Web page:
As you have no doubt heard, the AHCA failed to get a floor vote because there weren’t enough representatives who were willing to vote for it. While the immediate threat of the ACA disappearing is over for the moment, this policy failure leaves a large number of issues and questions in its wake.
Current State of the Republican Health Policy Initiative
I suspect that the national republican party didn’t anticipate winning the presidency. As Paul Ryan has pointed out, they had been the opposition for 10 years in the House, and their policy efforts had been to score political points not to have implementable bills. In fact, practical bills would have undermined their opposition strategy. The AHCA effort has publically surfaced long-standing internal differences between moderate, establishment, and conservative factions in the Republican Party.
It is clear that no macro-policy change will occur in healthcare in the short term because it is very difficult to imagine a healthcare consensus among these factions. If the 30 members of the Freedom Caucus can prevent internal consensus on major RNC policy initiatives (at least around social justice issues), there aren’t going to be any in the near term.
The Status of the ACA
The ACA won’t be replaced anytime soon. But there are important problems with the way the ACA is evolving as a market mechanism for managing health insurance. In ordinary reality, these issues would be dealt with through reflection, debate, and legislative correction. That isn’t going to happen in the near term, either legislatively or through Executive Order.
In fact, I would guess that there will be sniping to undermine effective health insurance and associated social justice issues at least until the 2018 Federal elections. Bits and pieces will be removed, sabotaged, or reorganized to make them ineffective. I imagine lawsuits will be filed to overcome these changes, but if the history of ACA lawsuits is any indication, they will drag on for years and will affect strategies around the appointments to the Supreme Court, as well as undermining access to healthcare.
Michigan’s Move to Integrated Care
One silver lining for Michigan is that the process to move forward with a framework to integrate physical health and behavioral health (DD, SMI, and SUD supports) will not have the complication of big changes in Medicaid and the ACA to make this process even more daunting than it is now. But, the Michigan legislature will be discussing the payment model and policy recommendations from the 298 work group over the next few months.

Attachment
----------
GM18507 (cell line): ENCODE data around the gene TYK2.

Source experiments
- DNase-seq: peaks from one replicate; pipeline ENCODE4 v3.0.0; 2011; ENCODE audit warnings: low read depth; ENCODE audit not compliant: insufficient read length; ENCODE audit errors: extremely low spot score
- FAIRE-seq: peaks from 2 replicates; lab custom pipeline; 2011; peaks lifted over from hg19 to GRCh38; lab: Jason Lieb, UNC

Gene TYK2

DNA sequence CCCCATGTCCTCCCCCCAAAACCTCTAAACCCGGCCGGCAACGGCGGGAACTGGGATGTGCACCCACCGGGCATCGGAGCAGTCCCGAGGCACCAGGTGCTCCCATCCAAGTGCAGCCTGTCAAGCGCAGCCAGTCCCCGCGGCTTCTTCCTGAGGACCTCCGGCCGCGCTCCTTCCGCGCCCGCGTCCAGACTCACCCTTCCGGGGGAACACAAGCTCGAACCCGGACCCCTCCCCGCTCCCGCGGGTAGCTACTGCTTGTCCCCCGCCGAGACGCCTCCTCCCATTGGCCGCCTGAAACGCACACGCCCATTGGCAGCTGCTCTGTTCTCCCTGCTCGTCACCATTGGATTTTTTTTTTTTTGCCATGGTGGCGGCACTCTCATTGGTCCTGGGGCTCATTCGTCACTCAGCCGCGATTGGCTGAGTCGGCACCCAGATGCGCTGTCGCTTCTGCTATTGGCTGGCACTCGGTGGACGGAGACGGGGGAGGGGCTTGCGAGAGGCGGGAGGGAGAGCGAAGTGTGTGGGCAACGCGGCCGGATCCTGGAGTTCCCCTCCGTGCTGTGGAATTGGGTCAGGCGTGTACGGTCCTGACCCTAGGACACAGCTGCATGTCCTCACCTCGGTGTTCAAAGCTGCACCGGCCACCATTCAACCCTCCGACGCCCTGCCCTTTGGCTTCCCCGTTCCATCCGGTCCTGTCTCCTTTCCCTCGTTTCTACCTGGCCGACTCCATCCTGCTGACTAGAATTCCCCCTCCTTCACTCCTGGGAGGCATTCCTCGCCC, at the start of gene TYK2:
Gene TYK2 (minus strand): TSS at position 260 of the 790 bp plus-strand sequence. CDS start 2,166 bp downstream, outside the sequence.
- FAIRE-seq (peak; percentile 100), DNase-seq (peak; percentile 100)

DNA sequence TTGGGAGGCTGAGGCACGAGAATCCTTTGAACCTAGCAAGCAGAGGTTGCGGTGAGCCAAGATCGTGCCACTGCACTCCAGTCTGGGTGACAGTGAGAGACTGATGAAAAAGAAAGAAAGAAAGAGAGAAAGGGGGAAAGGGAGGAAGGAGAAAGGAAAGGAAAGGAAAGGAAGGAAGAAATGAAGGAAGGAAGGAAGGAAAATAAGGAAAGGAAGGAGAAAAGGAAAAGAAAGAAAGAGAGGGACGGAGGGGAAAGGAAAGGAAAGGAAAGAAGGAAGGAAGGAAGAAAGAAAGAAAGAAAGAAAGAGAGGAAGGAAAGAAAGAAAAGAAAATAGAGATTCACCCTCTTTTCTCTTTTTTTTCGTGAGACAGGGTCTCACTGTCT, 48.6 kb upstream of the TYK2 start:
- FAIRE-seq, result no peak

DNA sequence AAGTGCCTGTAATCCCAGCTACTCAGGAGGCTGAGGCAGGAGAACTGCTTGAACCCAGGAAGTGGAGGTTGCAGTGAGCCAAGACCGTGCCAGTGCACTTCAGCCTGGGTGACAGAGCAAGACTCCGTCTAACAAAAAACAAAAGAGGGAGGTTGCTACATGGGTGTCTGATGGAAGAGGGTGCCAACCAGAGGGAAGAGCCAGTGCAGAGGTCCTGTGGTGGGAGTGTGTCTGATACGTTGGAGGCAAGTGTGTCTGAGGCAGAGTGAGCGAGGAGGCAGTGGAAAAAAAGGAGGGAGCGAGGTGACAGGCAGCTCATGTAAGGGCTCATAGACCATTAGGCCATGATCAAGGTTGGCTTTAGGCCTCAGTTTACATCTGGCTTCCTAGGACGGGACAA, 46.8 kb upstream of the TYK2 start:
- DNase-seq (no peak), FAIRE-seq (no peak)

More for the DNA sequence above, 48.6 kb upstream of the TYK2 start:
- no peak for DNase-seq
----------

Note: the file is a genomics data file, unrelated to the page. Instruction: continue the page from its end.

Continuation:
It is my opinion that the choice of payment model will ultimately determine how successful we will be in implementing the excellent list of policy recommendations that came out of the workgroup. The major payment model components have to do with the roles of Medicaid Health Plans and our current system of PIHPs. Everyone sees the local community mental health systems staying more or less as they are now.
If you would like to get the flavor of the models without dragging yourself through the 500 pages of proposals, I pulled two specimen models out of the 42 submitted that will give you the rough boundaries of the issues involved in choosing a payment model. The two models are The Blue Cross Medicaid health Plan model and the Mid-State Health Plan Model. These are relatively pure versions of the potential payment model paths the legislature could take. There are many variations included in the 42 models submitted, and there are a lot of good pieces in these many models.
Familiarize yourself with the issues, as daunting as that might seem, and let your legislators know what you want in an integrated physical and behavioral health system. Since risk pools are a part of many of the models, you may want to familiarize yourself with the parts of any risk pool and good practice in risk pool design that I described recently (Part 1 and Part 2).